The Belt and Road Initiative is the master plan for China's opening up. At the end of this month, the second Belt and Road Forum for International Cooperation will be held in Beijing. We look forward to working with friends from all countries to make sure that BRI projects are of high quality. In particular, we wish to see strong participation from the UK, and we stand ready to engage the UK in deeper and more substantial cooperation on BRI.
China will also work hard to increase import. Later this year, we will host the second China International Import Expo. British entrepreneurs are welcomed to take part in the Expo and bring their products and services to the Chinese market.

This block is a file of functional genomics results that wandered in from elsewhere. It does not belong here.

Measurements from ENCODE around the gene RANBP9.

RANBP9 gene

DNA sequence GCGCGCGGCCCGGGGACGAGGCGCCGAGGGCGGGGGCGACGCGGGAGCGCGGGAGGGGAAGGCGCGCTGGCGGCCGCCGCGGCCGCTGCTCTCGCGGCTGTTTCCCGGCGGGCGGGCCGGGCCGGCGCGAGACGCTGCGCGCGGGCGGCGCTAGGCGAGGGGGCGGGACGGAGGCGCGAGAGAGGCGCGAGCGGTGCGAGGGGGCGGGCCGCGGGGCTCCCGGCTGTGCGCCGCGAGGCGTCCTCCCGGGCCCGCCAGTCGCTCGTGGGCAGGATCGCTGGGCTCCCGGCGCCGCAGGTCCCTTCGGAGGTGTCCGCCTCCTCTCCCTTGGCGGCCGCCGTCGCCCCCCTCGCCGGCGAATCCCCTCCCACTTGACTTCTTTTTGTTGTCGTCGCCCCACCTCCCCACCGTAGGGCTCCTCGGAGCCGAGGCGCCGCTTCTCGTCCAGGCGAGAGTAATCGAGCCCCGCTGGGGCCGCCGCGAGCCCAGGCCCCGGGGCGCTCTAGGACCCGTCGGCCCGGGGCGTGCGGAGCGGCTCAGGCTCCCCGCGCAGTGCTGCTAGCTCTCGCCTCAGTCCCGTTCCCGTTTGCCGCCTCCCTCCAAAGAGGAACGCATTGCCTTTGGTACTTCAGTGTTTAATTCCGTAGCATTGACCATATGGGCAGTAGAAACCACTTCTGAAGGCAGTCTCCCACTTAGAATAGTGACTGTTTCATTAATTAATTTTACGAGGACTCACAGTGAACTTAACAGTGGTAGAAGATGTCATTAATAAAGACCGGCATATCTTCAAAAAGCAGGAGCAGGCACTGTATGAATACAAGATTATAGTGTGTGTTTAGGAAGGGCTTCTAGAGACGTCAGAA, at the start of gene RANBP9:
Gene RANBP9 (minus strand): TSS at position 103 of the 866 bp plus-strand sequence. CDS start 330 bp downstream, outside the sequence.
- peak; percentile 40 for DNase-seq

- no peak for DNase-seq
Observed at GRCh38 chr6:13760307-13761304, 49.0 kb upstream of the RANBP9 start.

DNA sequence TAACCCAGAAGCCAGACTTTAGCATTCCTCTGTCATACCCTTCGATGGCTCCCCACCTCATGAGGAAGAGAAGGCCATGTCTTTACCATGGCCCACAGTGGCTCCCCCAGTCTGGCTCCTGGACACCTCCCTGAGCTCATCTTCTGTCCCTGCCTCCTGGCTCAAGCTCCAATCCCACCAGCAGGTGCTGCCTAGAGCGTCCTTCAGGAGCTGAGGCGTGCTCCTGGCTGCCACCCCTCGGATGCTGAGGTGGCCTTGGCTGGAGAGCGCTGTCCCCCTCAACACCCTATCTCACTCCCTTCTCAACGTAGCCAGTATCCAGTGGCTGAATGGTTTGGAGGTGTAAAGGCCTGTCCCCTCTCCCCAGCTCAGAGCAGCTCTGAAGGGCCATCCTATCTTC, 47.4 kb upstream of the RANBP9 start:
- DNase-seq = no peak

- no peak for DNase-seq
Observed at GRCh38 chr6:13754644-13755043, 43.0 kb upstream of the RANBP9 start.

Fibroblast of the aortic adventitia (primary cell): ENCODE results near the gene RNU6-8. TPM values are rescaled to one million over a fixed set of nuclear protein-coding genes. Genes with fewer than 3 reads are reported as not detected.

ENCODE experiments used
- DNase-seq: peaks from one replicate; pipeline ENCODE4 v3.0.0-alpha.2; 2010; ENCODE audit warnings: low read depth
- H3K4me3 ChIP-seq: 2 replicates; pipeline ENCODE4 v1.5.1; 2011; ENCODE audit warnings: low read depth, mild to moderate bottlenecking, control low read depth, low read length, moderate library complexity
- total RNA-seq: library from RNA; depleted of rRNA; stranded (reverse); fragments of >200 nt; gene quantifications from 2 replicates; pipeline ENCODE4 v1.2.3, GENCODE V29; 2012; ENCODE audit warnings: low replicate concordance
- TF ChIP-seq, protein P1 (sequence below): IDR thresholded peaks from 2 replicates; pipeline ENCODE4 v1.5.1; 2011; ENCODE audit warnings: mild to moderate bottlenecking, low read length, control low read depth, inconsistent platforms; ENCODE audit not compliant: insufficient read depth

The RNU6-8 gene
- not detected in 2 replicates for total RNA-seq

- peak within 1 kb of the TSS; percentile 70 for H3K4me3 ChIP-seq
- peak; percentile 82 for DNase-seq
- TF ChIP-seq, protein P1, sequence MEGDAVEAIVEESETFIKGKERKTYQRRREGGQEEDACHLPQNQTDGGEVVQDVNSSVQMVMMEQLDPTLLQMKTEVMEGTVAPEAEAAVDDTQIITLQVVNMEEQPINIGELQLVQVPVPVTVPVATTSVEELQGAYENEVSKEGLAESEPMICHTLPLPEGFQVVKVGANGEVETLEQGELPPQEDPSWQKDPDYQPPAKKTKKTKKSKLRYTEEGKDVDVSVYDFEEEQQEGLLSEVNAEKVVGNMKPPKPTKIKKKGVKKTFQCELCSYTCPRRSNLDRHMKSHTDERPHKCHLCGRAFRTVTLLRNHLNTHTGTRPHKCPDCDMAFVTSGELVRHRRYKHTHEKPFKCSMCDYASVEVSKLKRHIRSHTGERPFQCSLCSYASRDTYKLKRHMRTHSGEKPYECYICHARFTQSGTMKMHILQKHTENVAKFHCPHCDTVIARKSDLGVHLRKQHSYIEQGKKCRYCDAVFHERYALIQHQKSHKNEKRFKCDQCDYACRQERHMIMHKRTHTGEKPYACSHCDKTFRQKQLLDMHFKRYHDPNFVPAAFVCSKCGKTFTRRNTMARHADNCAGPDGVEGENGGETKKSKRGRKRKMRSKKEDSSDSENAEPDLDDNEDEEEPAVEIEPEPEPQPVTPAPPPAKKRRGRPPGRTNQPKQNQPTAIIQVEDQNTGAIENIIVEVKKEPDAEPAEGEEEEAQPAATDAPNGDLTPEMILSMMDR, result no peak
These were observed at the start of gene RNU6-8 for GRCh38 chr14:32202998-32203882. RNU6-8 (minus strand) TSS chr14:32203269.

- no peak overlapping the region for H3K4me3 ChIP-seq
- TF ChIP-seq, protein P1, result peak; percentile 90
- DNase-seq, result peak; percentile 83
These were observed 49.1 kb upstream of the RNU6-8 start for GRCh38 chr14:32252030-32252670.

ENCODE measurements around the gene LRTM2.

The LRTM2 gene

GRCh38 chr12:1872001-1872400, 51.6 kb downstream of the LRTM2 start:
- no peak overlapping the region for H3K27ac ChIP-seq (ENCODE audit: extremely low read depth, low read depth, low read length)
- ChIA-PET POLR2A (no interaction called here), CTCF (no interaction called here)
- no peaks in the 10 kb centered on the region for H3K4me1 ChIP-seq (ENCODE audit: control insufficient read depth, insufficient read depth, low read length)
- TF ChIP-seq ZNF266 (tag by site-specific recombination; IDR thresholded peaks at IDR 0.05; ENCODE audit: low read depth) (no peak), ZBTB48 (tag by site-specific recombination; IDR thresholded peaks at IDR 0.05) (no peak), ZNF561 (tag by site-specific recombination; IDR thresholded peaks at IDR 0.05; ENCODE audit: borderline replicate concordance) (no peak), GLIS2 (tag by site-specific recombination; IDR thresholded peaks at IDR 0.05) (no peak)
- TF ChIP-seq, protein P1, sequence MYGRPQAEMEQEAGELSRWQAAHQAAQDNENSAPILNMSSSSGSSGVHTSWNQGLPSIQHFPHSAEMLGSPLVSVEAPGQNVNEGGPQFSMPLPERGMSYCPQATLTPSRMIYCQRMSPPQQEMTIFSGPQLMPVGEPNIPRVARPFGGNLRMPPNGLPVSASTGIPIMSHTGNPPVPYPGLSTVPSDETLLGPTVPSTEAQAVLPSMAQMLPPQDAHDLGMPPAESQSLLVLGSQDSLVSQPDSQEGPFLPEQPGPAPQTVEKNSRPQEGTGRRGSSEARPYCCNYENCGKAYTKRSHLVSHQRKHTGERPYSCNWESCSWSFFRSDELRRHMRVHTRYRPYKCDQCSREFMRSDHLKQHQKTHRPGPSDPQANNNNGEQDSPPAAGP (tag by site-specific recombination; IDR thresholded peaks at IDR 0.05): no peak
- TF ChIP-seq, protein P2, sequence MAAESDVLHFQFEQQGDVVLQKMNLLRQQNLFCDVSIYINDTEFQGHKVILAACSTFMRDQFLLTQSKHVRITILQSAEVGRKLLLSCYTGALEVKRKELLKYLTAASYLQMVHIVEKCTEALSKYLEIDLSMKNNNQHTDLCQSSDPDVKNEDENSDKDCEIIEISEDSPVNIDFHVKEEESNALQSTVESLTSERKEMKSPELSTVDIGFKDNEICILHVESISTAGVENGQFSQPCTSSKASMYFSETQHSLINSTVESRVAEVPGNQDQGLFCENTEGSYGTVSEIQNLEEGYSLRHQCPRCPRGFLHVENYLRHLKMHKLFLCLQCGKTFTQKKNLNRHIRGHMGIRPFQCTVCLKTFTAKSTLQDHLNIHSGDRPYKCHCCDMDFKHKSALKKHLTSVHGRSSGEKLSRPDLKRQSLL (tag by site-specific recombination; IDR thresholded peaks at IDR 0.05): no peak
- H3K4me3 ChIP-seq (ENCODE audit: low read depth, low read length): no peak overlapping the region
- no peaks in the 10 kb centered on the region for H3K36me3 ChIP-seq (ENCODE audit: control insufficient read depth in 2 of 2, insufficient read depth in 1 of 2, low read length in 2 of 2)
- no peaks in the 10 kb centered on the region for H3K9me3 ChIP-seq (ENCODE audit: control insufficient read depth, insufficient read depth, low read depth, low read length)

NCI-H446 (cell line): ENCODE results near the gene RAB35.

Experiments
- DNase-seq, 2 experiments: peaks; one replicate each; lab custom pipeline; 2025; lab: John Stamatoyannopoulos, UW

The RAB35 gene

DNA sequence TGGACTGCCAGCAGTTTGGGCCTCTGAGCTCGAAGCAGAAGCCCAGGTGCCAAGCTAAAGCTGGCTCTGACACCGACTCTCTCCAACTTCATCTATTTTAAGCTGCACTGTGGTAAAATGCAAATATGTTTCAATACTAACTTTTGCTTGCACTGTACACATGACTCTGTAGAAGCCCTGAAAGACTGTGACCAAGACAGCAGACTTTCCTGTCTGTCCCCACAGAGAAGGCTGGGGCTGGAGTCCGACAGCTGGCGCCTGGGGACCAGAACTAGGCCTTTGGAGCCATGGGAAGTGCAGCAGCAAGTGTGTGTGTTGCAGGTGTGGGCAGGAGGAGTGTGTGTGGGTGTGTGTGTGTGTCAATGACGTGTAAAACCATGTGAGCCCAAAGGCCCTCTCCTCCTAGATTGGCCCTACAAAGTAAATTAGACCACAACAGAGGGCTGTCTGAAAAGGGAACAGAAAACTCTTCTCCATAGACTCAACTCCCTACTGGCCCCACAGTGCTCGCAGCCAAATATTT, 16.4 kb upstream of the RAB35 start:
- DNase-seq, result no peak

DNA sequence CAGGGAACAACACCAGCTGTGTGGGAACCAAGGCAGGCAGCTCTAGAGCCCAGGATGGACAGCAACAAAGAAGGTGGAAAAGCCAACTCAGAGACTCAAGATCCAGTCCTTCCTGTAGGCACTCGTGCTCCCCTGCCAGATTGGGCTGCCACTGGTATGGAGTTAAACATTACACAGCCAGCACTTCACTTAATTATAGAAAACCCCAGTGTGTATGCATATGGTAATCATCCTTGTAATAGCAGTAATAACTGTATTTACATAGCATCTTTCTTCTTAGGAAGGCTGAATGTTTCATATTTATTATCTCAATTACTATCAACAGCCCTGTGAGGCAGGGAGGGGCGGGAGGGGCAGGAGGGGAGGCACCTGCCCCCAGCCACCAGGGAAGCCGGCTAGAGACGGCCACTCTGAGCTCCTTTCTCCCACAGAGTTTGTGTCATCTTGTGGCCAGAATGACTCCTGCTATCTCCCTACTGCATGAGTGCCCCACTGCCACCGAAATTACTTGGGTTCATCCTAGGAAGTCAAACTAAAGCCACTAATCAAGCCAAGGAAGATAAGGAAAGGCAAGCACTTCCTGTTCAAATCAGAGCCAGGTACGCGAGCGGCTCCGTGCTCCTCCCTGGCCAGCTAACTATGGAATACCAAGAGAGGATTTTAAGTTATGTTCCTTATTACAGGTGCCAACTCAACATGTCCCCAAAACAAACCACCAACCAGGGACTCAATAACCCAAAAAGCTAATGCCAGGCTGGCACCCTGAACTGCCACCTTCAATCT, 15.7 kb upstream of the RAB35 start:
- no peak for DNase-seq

Third, China will make vigorous efforts to increase the level of opening up.
In 2018, China took the initiative to cut tariffs a number of times. As a result, average tariff was brought down from 9.8% to 7.5%.
The "Two Sessions" in March adopted the new Foreign Investment Law. This is of historic significance. The adoption of the new law means China's opening up is no longer limited to ensuring the free flow of production factors such as goods, capital and technology. It means that China will focus more on the systematic aspect of opening up, including
· stronger legal safeguards,
· better alignment with international practice and
· greater ease for doing business in China.
China's opening up will reach a higher level, and this will in turn promote higher-quality domestic development.